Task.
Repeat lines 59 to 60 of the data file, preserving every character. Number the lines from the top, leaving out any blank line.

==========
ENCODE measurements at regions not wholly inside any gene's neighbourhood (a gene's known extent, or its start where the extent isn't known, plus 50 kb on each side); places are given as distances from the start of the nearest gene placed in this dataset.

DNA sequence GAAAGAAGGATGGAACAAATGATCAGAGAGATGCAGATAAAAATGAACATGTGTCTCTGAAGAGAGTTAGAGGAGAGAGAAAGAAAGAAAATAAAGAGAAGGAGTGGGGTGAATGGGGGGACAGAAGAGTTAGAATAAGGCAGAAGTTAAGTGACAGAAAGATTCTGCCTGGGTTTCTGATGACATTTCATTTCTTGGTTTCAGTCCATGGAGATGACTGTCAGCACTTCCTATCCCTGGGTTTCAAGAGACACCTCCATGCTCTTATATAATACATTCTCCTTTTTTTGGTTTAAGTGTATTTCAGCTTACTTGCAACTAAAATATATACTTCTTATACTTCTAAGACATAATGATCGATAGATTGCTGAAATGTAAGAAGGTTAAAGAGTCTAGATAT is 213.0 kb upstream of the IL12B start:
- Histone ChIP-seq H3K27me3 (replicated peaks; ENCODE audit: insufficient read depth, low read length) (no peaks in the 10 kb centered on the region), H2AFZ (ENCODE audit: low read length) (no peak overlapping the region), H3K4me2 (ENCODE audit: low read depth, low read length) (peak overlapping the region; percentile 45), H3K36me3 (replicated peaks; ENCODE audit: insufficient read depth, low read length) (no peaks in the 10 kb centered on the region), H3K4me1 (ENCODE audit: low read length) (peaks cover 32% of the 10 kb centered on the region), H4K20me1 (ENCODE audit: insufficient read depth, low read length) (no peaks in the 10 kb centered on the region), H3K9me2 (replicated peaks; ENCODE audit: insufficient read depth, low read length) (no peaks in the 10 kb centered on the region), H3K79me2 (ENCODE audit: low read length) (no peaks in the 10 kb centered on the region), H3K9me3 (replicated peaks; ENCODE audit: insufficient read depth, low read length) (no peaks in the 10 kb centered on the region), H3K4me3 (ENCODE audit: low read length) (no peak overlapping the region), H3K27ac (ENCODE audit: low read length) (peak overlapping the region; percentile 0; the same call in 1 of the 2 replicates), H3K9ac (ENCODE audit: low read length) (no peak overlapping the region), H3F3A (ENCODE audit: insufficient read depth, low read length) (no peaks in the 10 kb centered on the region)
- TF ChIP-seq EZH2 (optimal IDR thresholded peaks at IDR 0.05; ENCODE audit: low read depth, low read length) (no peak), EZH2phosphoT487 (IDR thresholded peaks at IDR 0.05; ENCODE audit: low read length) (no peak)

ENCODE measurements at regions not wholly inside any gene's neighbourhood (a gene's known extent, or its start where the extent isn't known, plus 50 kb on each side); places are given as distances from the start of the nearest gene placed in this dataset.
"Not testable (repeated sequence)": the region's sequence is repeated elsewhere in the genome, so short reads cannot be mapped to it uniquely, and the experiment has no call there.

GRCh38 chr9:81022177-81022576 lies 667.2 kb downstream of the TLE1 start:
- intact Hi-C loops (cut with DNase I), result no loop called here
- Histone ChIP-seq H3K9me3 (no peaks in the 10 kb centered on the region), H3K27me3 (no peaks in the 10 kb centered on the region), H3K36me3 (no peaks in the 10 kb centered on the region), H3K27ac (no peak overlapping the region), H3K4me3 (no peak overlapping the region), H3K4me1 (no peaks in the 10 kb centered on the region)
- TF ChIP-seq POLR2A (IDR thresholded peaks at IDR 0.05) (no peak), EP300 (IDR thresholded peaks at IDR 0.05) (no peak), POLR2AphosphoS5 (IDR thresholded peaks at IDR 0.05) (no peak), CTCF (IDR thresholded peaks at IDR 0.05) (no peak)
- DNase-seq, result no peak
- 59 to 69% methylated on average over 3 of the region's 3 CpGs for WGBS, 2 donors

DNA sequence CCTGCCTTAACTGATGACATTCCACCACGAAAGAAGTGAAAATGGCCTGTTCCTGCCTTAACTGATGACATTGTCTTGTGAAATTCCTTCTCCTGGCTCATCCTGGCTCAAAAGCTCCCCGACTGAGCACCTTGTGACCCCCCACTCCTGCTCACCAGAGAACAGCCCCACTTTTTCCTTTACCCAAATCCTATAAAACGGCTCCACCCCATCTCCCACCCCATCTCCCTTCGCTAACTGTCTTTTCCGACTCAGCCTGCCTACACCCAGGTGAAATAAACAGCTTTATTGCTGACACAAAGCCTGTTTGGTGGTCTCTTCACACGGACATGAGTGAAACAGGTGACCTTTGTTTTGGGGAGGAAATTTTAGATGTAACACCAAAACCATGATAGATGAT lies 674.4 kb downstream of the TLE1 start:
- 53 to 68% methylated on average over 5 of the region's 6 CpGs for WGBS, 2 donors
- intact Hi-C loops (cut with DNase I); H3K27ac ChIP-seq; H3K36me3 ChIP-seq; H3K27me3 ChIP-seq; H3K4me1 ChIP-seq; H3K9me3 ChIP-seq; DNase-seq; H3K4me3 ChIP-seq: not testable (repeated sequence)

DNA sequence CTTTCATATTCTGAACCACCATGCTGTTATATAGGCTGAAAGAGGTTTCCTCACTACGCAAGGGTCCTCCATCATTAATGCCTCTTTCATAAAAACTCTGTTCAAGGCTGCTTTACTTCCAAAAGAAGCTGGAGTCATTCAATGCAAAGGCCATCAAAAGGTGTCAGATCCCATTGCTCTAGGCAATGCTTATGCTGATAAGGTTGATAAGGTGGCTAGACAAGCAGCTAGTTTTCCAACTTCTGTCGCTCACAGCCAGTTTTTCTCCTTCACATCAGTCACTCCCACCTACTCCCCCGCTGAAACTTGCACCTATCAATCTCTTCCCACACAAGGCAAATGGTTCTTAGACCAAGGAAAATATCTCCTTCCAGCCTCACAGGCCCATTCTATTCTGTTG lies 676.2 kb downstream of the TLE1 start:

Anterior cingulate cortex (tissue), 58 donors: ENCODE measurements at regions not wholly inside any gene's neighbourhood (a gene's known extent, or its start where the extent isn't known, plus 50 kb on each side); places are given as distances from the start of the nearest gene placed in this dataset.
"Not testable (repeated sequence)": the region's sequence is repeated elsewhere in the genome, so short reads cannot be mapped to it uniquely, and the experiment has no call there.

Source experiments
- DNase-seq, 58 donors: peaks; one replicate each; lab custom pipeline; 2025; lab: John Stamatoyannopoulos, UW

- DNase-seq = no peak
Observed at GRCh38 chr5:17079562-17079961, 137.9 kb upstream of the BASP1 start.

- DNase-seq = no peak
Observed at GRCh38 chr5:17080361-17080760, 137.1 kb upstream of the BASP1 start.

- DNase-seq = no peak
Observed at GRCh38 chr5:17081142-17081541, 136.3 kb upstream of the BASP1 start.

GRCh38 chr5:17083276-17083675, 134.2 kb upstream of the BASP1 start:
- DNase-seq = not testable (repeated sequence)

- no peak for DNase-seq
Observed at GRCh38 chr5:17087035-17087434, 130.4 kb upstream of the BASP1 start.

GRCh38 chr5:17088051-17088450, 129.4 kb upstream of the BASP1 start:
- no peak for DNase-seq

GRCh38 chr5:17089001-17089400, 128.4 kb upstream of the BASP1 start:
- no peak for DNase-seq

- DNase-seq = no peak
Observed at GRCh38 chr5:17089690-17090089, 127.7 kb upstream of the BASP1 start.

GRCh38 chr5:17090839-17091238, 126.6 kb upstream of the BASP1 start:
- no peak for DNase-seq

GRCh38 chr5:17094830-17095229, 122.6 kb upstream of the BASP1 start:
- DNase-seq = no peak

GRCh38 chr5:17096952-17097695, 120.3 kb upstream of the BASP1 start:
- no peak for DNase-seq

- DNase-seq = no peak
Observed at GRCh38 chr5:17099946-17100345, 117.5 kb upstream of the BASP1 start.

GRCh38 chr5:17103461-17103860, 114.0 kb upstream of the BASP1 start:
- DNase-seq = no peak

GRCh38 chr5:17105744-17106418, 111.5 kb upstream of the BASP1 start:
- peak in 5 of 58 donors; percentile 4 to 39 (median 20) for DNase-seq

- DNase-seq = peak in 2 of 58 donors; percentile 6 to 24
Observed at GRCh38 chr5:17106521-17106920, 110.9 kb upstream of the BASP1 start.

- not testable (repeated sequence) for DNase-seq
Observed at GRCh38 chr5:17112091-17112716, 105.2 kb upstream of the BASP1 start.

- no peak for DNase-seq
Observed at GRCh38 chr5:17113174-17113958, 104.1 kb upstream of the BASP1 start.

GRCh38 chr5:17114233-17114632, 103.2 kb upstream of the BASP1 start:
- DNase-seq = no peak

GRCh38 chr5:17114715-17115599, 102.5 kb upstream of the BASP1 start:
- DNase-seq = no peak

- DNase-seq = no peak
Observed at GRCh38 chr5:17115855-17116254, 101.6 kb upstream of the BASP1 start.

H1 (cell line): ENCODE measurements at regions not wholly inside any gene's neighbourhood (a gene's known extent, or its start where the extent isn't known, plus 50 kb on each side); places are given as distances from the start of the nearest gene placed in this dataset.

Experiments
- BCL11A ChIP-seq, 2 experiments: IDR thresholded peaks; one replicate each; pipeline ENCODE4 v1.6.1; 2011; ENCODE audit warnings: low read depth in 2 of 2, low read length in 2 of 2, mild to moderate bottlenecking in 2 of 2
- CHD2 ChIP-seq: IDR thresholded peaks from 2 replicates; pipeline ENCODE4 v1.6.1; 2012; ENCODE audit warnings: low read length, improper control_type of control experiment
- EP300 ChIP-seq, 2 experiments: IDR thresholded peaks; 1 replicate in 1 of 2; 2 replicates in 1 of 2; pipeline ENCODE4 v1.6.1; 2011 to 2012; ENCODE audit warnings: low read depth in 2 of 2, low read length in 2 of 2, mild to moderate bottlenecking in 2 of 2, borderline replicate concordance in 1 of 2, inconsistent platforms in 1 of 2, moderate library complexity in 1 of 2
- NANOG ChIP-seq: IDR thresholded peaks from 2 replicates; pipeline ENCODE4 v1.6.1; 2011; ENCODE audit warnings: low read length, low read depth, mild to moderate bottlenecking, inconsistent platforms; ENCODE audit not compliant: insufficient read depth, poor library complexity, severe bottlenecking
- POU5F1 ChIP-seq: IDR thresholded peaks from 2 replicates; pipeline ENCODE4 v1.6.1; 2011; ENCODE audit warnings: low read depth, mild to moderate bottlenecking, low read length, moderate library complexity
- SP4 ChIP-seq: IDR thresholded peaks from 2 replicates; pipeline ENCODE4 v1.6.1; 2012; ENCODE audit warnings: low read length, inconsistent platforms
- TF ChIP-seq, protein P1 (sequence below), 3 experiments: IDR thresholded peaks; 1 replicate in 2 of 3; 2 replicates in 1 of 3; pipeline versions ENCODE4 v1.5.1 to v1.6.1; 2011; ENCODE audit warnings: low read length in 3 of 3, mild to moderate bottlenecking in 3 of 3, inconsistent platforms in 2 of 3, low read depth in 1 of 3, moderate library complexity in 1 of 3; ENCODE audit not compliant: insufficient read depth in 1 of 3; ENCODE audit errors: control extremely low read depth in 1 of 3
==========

- DNase-seq = no peak
Observed at GRCh38 chr5:17115855-17116254, 101.6 kb upstream of the BASP1 start.